Each thanksgiving I always end up buying rosemary and sage for our turkey dinner always having thoughts that I should plant some next spring…winter happens then of course I forget until next thanksgiving…
This year I got a bit more proactive and decided to just start the plants now using cuttings from fresh herbs I purchased from the grocery store. I have done this before with mint and actually have done again if you look carefully in the same picture above since I remembered bringing some mint with me when I moved…though no where to be seen…maybe it is possible to kill mint who knew…
So process to
clone take a cutting from an herb usually goes something like this:
Step #1: Get some herbs from your grocery store…or if you notice a nice neighbor with some growing in their yard you can ask nicely if you can take a cutting
Step #2: Cut the stem just under the node (place where new leaves are coming out…I typically cut at around a 45 degree angle with theory there is more surface area for root growth but probably doesn’t matter all that much.
Step #3: Remove all leaves except last couple and those cut about half of them off. This ensures that energy is going towards root growth and should help with moisture loss.
Step #4: Couple ways you can go at this point…you can just drop them in water and check on them every few days and make sure they still have water…or you can plant them directly in soil and possible water a couple times a day to keep soil from drying out…prone to being easily distracted I pretty much 100% go with option 1 but if you were creating dozens of these then soil may be a better option.
Step #5: (Optional) To preserves moisture you can place a plastic bag over the glass or even better get one of those shower caps you took from the motel and really had no good use for and place that on top. I normally skip this step since I live in Western Washington high humidity has some advantages…
Step #6: Wait a 2-3 weeks until the plant develops some pretty solid roots then transplant into some soil and be sure to keep well watered until it gets established.
Hopefully if I did all this correctly I will not be buying Sage and Rosemary next year…oh and for Rosemary you might be able to tell, I cheated and just paid the extra dollar and got a live plant with its own roots already…though probably will still take a couple cuttings for “fun” and backup just in case…and not a bad edible ornamental plant for the yard if I end up with a couple extra…
Cloning herbs is an inexpensive and fast way to expand your herb garden. This is also a great method to possible give or receive (with permission of course) from friends/neighbors.
Unlike cloning other organisms, plants have a much simpler procedure you can do in your kitchen.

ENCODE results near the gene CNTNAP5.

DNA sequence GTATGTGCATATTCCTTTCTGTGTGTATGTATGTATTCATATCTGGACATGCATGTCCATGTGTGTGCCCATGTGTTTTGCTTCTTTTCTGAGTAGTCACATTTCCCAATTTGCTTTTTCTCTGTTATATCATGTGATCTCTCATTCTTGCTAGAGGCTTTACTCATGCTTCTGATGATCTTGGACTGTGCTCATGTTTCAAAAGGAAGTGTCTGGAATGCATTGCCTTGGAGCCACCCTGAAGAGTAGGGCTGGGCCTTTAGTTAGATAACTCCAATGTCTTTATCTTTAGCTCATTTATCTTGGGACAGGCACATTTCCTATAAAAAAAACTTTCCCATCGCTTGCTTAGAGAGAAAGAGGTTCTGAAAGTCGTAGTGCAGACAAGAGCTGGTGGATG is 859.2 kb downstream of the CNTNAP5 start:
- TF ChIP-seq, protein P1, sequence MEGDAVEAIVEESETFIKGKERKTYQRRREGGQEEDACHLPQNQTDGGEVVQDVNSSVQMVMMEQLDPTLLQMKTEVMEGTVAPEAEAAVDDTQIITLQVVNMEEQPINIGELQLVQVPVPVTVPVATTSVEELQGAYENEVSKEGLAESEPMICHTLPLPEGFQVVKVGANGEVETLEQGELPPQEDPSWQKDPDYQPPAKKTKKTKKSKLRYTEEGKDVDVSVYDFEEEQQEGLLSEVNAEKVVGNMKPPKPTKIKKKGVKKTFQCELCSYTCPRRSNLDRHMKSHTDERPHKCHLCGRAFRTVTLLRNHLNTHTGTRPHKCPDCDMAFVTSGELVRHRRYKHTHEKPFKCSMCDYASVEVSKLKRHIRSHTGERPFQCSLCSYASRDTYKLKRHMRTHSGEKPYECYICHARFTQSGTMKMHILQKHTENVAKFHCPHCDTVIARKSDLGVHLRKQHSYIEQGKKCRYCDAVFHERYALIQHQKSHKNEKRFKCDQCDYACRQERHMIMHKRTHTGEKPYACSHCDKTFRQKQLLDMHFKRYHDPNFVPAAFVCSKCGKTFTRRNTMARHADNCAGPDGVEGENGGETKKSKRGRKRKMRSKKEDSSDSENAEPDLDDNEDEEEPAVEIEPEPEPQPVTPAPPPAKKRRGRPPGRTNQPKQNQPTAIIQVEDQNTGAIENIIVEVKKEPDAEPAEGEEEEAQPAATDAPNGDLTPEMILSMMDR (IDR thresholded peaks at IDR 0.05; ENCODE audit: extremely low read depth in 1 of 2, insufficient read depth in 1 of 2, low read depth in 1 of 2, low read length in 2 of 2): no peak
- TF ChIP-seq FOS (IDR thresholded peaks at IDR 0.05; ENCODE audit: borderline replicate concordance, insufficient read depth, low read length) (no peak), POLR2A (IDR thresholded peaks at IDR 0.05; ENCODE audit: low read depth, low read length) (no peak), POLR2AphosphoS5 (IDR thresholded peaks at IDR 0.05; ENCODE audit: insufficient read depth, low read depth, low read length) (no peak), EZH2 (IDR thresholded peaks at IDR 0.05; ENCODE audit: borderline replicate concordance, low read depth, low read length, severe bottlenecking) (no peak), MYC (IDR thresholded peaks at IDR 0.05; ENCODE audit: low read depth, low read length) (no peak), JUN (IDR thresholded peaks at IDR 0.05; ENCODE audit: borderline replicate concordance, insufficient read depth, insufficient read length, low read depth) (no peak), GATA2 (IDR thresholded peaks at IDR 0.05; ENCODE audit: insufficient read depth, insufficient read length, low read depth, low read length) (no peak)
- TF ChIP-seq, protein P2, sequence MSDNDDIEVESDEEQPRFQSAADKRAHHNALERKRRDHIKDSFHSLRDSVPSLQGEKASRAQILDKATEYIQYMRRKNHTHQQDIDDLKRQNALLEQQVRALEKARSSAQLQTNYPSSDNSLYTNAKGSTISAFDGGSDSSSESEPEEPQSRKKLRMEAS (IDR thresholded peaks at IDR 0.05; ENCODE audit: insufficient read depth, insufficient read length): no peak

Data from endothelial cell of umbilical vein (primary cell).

1. Take cutting from mother plant. Cut a stem of total length of about 4-5 inches, cutting 1/2 inch above a leaf node. The leaf node is where the leaves attach to the stem. You want to make this cut at 45 degrees with a sharp knife/razor blade/shears.
2. Remove 2-3 sets of leaves. You want the plant to concentrate of growing roots rather than leaves so you need to trim off the sets of leaves that will be in water/rooting medium.
3. Start rooting process. You can apply a rooting hormone if you wish but I have had great results without needing to do this. Depending on the type of herbs you need to place your cutting in simply a container filled with water or some sort of rooting medium (Coir/Perlite/Coarse Sand/Rooter Plugs)
Herbs to start in water:
Basil, Thyme, Mint, Oregano
Herbs to start in Rooting Medium:
Lavender, Lemon Verbena, Lemon Balm, Rosemary, Sage, Santolina, Savory, Scented Geraniums, Stevia
Water Only Care. With the water only option you should change the water every couple days and ensure that the roots are always under water. You should see roots in a week to a week and a half. After the roots are well established you can then plant outdoors or to a 4 inch pot.
Rooting Medium Care. You will need to water the plants daily to ensure there is adequate moisture. After a couple weeks you should see that the cutting has a well established root system and can be transplanted to pot or outdoors.
I use this technique to save some money by purchasing a single plant at the my local garden center and then cloning to fill the space to get the harvest I am looking for. One other idea is to plant fresh herbs purchased from the grocery store, success may vary but should be fun to try…
This is also a great technique to extend your fresh basil throughout the winter. At the end of your outdoor season take a couple cuttings and place in water indoors. Use the fresh basil and when the plant appears to weaken take another cutting and repeat the process. Fresh basil all winter and a good basil plant ready for next spring.